Paul Castellano might have been considered the boss of bosses in the '80s, but he was no match for John Gotti. New York in the '80s was a perfect time to be a criminal, and Gotti was a Marvel superhero before there were Marvel movies. Of course, the more appropriate term would be "Marvel supervillain," but the public saw Gotti as a celebrity. The people wanted his autograph, and the media built an aura of invincibility around him. Gotti, too, thought of himself as a movie star and enjoyed being in the spotlight. He appeared on the front cover of the Time magazine. His hair, in front of the camera, was always perfectly in place, and people used to find his smile charming.
How can a mob boss find so much admiration and respect in the public? If goons can become politicians and be hailed as visionaries, then nothing is truly impossible in any country. Gotti, at first, is called The Dapper Don. When he emerges victorious from multiple cases against him, he is renamed as The Teflon Don. The more times he gets acquitted, the more arrogant he becomes. Gotti soon starts openly challenging the government to come and get him. Even Icarus suffered when he flew too close to the sun; this mob boss is merely human. He thinks he is indestructible without realizing his fall is near.
How near? Well, the mics and cameras are neatly planted inside his personal quarters. During one amusing moment, we hear Gotti talking about bugs without realizing his words are being recorded. The bug planting mission comes with its own complications. The sound is not always clear due to the noise coming from, say, a radio or a coffee machine. In such situations, the officers re-enter the premises and place the bug elsewhere. This, combined with the task of deciphering inaudible tapes, tells you that collecting evidence against Gotti was not easy. It was an arduous task done very diligently by the people who wanted to bring Gotti to justice.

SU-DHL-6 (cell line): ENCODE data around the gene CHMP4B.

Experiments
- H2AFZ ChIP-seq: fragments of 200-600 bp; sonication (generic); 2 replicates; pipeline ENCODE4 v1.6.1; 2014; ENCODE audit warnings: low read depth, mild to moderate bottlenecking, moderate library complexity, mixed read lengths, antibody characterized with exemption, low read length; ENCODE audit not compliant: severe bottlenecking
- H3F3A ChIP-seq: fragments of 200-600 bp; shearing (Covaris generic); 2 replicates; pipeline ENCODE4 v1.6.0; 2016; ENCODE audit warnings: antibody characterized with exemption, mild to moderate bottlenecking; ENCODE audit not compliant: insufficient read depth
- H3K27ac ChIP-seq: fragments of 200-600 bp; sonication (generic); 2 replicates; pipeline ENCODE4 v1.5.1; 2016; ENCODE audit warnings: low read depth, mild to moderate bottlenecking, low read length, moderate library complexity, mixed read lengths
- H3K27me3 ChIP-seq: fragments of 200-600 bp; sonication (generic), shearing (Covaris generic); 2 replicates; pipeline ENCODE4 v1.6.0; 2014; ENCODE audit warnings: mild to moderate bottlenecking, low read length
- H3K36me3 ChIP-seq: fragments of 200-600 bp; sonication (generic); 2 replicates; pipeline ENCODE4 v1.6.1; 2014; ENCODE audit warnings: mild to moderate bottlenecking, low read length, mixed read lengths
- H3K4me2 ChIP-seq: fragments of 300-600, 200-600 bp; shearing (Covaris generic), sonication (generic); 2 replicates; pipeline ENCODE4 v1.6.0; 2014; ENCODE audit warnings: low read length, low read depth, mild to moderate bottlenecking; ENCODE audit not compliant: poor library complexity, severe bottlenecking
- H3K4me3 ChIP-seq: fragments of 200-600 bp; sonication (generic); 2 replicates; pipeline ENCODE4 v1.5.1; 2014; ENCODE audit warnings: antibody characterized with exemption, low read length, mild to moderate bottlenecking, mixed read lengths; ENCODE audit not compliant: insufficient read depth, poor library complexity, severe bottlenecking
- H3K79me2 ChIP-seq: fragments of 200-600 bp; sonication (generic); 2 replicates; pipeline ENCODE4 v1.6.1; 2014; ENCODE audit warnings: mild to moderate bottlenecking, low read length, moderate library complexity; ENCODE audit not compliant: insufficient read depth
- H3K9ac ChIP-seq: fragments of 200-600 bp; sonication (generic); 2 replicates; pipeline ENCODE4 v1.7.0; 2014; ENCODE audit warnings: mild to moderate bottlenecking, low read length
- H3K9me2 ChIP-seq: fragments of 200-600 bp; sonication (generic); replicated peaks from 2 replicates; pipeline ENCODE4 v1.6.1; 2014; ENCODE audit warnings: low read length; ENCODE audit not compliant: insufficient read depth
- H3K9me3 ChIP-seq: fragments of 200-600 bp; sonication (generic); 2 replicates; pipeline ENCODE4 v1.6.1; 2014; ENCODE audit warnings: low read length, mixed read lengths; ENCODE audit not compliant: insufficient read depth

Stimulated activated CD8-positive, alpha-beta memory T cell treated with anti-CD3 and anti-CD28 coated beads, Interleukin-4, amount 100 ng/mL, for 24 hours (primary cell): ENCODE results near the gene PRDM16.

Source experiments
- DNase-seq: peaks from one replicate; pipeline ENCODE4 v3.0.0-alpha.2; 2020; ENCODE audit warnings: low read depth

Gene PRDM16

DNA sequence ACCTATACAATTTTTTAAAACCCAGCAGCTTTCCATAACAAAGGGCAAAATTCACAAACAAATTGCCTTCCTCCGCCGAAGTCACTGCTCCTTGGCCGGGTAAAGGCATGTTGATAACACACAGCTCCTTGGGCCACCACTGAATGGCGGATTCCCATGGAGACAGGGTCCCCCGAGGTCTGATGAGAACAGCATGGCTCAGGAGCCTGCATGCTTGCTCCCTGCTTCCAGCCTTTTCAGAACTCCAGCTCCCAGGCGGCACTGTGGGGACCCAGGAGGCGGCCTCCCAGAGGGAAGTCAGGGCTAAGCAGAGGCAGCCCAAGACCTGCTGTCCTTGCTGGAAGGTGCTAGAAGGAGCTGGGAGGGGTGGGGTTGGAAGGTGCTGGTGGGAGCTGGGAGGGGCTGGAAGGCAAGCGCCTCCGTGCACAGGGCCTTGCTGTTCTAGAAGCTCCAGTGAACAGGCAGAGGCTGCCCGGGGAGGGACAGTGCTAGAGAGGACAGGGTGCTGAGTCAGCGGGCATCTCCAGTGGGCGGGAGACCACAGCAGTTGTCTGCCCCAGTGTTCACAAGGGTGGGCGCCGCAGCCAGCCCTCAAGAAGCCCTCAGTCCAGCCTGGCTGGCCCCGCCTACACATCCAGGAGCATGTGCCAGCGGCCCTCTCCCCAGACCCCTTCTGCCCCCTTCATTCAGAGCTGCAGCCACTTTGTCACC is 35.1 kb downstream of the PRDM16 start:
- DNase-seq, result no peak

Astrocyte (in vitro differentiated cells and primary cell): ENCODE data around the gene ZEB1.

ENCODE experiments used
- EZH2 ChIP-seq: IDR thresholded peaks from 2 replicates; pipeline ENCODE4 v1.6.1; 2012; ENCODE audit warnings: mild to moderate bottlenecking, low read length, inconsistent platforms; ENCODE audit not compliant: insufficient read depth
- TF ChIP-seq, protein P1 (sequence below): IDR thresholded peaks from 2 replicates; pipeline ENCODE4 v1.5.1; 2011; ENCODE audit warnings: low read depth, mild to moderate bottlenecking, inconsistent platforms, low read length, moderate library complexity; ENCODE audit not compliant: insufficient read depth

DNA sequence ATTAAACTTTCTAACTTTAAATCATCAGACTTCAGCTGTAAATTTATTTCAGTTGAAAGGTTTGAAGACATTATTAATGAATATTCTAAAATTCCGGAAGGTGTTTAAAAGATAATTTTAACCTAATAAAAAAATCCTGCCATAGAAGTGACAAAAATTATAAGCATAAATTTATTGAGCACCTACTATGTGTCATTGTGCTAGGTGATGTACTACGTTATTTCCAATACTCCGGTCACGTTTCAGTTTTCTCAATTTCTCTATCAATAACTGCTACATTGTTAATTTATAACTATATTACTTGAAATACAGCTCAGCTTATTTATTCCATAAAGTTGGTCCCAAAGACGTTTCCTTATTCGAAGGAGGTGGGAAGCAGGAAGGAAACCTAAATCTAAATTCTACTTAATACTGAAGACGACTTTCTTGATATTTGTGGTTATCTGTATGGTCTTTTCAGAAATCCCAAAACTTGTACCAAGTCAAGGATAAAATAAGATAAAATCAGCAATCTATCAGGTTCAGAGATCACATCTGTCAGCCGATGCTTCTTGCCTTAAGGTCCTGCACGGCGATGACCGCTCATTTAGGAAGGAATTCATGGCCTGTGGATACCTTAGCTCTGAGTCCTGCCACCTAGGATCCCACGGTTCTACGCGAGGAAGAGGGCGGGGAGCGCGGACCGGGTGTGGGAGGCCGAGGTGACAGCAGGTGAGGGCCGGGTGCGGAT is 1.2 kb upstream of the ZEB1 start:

Why was Gotti found "not guilty" so many times? Because of low-life witnesses and compromised jurors. Everyone was scared of him. In real-life video recordings, Gotti - with a smile on his face - looks confident. In the cartoon depictions, he looks pure evil. He is so bad he kills a man in front of his house. As per the mob rules, no one should kill anyone near their house as it's disrespectful to the victim's wife and kids. So, if you really hate someone, you will do precisely this.
The story the documentary tells is fascinating, but the way it tells this story is not so fascinating. Some of the talking heads sit inside a car or a café, and some look outside windows as if absorbed in some deep thought, and these visuals crack you up. The bright lights and the split screens initially come across as superficial decorations, but after a while, they become grating. And it's absurd how the documentary raises suspense in the last episode before THAT verdict. We know how this story ends. Get Gotti is dedicated to the people who defeated Gotti's arrogance and threw him in jail. But after watching Sebastian Smith's docuseries, you are left with a feeling that those people deserve a better series.
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